Habeas Video

Habeas Video

Article from Issue 196/2017

Free Software misses an opportunity.

As I write this there's a protest going on at the shooting of a man by armed police in West Yorkshire. Not many details have been released to the public, but 24-hour news has shown us plenty of images of the dead man's car with three neat bullet holes in the windscreen. We know that the man was killed at the end of what the police are calling a "preplanned operation." We also know that no body-cam footage will ever come to light, because West Yorkshire Police does not require its officers – even firearms officers – to wear body cams.

Now, the numbers of people killed by the police in the UK is extremely small compared with that in the USA, where things like having a broken tail light, driving without insurance, and even running away can get you killed. But each and every fatality at the hands of the police is a personal tragedy for the friends and family of the deceased. We owe it to them to make sure the police are investigated as thoroughly as possible. The police themselves should see it as in their interests to put themselves above suspicion at every turn, and we, the people, really need to have every confidence that the upholders of the law aren't turning into an extrajudicial death squad. Transparency brings confidence in the system, and we all benefit, which is why I find it odd that Microsoft will be hosting body-cam footage on behalf of the Metropolitan Police via its Azure cloud. Or should I say, its Azure "Other People's Computers."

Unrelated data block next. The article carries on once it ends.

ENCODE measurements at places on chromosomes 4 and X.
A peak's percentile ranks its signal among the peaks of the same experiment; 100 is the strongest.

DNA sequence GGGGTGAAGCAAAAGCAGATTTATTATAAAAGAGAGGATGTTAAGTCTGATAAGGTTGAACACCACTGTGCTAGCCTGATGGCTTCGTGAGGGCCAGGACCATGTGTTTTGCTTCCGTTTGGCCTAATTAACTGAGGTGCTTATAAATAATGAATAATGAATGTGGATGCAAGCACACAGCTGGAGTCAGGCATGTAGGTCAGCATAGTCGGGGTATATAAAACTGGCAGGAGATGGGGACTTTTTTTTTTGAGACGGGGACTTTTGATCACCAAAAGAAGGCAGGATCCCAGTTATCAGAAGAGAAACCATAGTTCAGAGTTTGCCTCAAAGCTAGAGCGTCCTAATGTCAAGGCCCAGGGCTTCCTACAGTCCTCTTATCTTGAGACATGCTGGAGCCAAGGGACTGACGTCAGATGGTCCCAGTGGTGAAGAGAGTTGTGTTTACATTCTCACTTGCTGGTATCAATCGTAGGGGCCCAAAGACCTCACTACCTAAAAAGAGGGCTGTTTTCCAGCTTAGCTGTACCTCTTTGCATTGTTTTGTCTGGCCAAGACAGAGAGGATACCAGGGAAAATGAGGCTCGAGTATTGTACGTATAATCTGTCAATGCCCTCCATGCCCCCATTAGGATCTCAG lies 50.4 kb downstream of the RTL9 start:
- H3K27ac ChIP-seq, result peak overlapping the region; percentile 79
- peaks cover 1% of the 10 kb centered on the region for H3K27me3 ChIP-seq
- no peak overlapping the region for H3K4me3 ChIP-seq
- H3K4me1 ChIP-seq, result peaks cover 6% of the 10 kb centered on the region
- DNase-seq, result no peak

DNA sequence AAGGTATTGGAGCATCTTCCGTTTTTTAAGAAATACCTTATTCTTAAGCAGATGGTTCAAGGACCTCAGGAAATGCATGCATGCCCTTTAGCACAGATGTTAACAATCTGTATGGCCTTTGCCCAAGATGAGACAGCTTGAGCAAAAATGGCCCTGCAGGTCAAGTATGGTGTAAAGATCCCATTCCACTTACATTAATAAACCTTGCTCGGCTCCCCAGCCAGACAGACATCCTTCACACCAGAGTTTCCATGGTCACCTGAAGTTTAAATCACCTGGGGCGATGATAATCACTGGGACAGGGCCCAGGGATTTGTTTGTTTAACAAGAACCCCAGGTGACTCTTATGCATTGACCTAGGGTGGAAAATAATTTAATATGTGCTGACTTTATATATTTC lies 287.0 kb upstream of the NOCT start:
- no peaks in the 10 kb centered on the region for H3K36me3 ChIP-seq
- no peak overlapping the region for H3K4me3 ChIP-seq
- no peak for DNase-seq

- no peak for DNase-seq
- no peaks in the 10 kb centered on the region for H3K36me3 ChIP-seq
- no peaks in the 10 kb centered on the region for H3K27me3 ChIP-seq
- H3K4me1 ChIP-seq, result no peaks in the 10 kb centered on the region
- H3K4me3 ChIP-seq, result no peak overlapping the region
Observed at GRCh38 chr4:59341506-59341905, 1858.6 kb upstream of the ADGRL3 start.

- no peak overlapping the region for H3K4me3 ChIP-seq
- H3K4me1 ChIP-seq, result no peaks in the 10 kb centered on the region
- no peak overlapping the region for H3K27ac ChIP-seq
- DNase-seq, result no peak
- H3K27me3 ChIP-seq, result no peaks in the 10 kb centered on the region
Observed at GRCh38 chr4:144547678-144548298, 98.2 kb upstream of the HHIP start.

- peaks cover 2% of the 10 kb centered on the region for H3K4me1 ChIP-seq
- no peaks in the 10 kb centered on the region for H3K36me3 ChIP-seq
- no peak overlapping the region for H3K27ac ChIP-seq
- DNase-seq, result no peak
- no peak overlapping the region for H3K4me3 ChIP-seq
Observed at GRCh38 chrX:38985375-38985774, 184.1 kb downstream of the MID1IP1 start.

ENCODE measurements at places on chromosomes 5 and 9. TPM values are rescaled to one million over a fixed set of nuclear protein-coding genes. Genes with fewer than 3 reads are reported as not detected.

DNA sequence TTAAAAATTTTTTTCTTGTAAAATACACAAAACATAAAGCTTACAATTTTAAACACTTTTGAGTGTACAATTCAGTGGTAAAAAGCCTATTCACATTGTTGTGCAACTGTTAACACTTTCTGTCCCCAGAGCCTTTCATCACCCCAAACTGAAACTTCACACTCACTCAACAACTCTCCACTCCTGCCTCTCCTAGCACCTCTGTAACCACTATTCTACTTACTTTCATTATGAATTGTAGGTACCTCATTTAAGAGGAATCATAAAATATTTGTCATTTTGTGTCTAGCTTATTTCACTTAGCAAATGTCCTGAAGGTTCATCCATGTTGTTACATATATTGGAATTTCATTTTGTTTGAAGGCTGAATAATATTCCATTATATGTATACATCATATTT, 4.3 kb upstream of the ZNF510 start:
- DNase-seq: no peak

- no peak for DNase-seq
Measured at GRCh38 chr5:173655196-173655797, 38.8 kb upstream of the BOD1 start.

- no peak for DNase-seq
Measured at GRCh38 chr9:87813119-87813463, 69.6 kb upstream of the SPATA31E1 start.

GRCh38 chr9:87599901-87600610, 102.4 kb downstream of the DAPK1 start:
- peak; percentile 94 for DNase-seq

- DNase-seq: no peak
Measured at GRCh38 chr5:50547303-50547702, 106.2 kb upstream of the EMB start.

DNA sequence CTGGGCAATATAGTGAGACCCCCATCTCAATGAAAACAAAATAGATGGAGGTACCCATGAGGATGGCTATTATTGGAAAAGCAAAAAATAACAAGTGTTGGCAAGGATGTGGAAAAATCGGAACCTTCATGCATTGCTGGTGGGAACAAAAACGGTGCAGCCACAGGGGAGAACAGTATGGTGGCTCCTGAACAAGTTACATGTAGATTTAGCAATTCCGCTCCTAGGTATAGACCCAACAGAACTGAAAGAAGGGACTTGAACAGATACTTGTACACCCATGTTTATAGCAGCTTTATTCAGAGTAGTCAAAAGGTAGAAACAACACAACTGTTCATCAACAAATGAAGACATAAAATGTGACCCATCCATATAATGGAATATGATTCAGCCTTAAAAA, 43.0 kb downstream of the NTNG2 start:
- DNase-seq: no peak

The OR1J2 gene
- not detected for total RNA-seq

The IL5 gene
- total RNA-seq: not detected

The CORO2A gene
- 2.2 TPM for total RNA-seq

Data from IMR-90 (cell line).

Although Microsoft says it will store the police videos at its UK data center, in the end, Microsoft is not a UK company, but rather a US company with obligations that may not always be perfectly aligned with those of the UK. It's not hard to imagine a scenario in which Microsoft's contract with the UK government runs contrary with the US's demands to know more about, for example, a terror suspect. The Metropolitan Police could avoid these complications by simply storing the videos in house using Free Software. There are plenty of cloud hosting solutions out there that the police could use to keep the data in their own data centers in a way that is much less likely to compromise the rights of victims, the accused, and even the police officers.

Microsoft isn't cheap. It's daft for an employer as large as the Metropolitan Police to pay for a commercial solution when it has the resources to develop a solution itself that can then be rolled out across the rest of the country's police forces.

Finally, and most obviously I suspect, the chain of custody for any evidence that only exists digitally, stored by a private company using proprietary software, is irredeemably compromised.

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